“This action follows legal advice that the orders are open to an incorrect interpretation,” the statement said.
Ms Berejiklian on Thursday said there had been no evidence of community transmission in NSW following Victoria’s outbreak, with 13 new cases of COVID-19 in NSW in the past 24 hours, 11 of whom were returned travellers. The two other new cases were Albury residents, who were identified as probable cases last week, and who were related, one of whom had travelled to Melbourne.
Police checking cars heading into NSW.Credit:Jason South
Numbers however surged again in Victoria, with 165 new confirmed cases yesterday, with 135 yet to be traced to a known outbreak. The new cases included staff in two emergency departments at Melbourne hospitals while six more aged-care facilities had to be placed into lockdown after workers tested positive.
Despite the continuing outbreak in Victoria, Ms Berejiklian said there would be no further tightening of the border permit system or changes to restrictions on gatherings in NSW for now.
“I want to stress that what’s occurred in Victoria is a wake-up call for all of us about how contagious the virus is, how it doesn’t take very long for things to escalate quickly and how it doesn’t take very long for that rate of community transmission to increase,” she said. “All of us have to be on high alert.”
She said health authorities were monitoring the situation for evidence the virus was “seeding” in NSW communities but she said that would not be known for “a couple of weeks”.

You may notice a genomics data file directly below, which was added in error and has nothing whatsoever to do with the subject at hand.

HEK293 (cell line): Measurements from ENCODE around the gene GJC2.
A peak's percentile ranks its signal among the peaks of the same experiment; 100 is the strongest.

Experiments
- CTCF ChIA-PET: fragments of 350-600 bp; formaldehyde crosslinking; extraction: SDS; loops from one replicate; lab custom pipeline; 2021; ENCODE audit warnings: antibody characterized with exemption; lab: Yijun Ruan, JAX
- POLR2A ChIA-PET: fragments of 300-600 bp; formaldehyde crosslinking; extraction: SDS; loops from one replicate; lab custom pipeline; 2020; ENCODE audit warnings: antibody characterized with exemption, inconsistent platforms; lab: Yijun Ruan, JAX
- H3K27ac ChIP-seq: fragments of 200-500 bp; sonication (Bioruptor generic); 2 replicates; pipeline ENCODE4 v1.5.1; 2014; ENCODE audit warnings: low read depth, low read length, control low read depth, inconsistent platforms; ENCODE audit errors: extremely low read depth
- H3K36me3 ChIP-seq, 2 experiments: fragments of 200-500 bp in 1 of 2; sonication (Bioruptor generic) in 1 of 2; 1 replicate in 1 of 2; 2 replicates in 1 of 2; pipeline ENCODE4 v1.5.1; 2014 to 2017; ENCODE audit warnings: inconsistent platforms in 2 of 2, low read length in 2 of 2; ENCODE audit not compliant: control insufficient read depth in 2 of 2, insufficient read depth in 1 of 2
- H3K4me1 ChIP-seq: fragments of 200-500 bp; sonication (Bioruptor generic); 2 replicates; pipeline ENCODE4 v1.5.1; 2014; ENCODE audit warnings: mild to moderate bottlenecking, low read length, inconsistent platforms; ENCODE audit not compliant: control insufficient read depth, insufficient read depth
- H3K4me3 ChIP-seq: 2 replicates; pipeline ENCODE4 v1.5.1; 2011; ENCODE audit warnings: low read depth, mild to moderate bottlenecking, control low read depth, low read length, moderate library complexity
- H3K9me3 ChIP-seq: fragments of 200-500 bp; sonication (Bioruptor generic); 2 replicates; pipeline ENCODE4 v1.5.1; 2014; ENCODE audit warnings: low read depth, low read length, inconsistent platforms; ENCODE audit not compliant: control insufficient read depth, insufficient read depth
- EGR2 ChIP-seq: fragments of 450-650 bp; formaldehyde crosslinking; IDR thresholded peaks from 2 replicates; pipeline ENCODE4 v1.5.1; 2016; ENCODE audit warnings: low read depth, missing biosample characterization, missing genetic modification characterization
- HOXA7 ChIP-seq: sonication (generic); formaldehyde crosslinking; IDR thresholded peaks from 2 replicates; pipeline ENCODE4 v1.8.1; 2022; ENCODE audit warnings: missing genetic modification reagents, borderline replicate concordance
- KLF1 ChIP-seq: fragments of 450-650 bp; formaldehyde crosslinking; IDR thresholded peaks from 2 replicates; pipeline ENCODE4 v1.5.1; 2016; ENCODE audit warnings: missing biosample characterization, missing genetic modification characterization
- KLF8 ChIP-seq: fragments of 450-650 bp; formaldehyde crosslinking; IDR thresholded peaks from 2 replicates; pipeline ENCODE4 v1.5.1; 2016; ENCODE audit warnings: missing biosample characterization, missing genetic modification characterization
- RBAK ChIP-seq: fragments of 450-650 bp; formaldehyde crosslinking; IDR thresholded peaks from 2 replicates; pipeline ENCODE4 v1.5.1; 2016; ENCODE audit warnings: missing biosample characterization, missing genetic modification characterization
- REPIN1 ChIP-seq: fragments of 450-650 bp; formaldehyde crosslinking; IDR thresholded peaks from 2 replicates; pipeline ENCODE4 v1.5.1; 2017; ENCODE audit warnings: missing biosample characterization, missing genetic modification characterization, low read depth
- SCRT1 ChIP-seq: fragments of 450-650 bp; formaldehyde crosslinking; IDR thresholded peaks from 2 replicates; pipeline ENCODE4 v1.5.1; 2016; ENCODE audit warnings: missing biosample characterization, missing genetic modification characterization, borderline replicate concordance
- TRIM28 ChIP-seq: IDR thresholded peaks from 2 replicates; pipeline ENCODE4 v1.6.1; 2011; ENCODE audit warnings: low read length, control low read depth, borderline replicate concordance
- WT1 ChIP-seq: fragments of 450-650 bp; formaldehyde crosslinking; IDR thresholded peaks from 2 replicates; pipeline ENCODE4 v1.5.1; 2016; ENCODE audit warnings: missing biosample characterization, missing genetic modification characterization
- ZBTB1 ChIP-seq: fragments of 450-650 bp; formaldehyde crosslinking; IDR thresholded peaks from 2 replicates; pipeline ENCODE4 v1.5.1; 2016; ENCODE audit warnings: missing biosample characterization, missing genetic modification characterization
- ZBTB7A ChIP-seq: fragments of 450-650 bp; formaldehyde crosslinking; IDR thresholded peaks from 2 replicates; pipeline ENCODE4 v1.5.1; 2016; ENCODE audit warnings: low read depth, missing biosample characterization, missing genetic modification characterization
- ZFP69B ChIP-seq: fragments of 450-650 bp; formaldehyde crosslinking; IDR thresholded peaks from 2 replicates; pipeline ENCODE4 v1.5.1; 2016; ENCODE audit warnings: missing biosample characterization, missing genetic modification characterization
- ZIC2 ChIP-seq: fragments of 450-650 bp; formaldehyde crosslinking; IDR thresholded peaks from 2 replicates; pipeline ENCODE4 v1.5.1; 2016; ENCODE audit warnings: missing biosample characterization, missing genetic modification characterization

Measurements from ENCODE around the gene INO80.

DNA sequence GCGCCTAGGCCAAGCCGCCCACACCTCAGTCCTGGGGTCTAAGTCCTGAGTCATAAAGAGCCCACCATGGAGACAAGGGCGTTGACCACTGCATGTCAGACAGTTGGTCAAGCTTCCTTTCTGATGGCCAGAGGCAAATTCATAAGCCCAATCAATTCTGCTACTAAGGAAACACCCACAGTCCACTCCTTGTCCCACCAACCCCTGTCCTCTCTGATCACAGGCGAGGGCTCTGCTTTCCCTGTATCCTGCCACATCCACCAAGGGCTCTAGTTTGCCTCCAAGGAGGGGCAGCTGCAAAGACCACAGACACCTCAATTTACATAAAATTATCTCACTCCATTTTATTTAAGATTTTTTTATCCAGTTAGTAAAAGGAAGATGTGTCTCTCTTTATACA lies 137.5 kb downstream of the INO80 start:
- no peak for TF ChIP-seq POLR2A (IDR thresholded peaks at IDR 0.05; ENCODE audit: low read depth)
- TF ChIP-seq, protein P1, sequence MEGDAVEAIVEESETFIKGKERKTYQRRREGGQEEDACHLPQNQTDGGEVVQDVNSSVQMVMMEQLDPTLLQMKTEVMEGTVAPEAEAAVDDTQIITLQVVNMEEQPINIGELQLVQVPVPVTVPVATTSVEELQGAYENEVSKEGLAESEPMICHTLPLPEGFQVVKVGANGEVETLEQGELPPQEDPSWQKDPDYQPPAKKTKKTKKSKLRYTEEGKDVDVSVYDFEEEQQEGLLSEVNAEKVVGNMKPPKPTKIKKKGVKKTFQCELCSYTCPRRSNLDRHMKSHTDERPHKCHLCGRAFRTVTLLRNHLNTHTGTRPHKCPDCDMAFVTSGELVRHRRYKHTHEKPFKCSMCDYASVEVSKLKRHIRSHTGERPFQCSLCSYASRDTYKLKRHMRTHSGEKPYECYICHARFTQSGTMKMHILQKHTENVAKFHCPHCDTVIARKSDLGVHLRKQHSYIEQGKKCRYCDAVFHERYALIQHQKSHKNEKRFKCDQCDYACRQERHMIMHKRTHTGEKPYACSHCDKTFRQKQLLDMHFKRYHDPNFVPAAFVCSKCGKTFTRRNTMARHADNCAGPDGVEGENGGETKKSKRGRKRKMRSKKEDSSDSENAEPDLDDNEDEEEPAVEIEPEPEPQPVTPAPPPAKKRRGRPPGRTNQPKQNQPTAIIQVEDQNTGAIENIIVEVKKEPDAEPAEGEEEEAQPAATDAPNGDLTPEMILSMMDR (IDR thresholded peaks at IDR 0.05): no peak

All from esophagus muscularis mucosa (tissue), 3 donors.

A COVID-19 testing drive-through clinic in Summer Hill on Thursday.Credit:Louise Kennerley
“We just need to confirm in the next few weeks that that level of seeding hasn’t occurred and so far the signs are positive,” she said.
The NSW-Queensland border will reopen for the first time since March on Friday. From noon travellers from every state except Victoria will be able to enter into Queensland with a valid border declaration – carrying a $4000 fine for false information – stating they had not been in the hotspot within the past 14 days. All others will be refused entry with no option to quarantine.
National cabinet will meet on Friday where it will consider a snap review of hotel quarantine arrangements.
Ms Berejiklian said NSW would push for a reduction in the number of overseas travellers returning to Australia. She also softened her previous comments in which she proposed charging NSW residents returning from Victoria for mandatory hotel quarantine.
She said the government would consider charging overseas travellers before those returning domestically.
“Can I say quite stridently, we will be charging overseas returning visitors before we charge NSW residents,” Ms Berejiklian said.
“NSW has done more than double what any other state has. We have welcomed back between 30,000 to 35,000 Aussies going back to their home states, and obviously they have had considerable time to consider their options.”
More than 72,000 international passengers arrived in Australia in the month to July 7, with 39,394 arriving in NSW.
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Lisa Visentin is a state political reporter at The Sydney Morning Herald.
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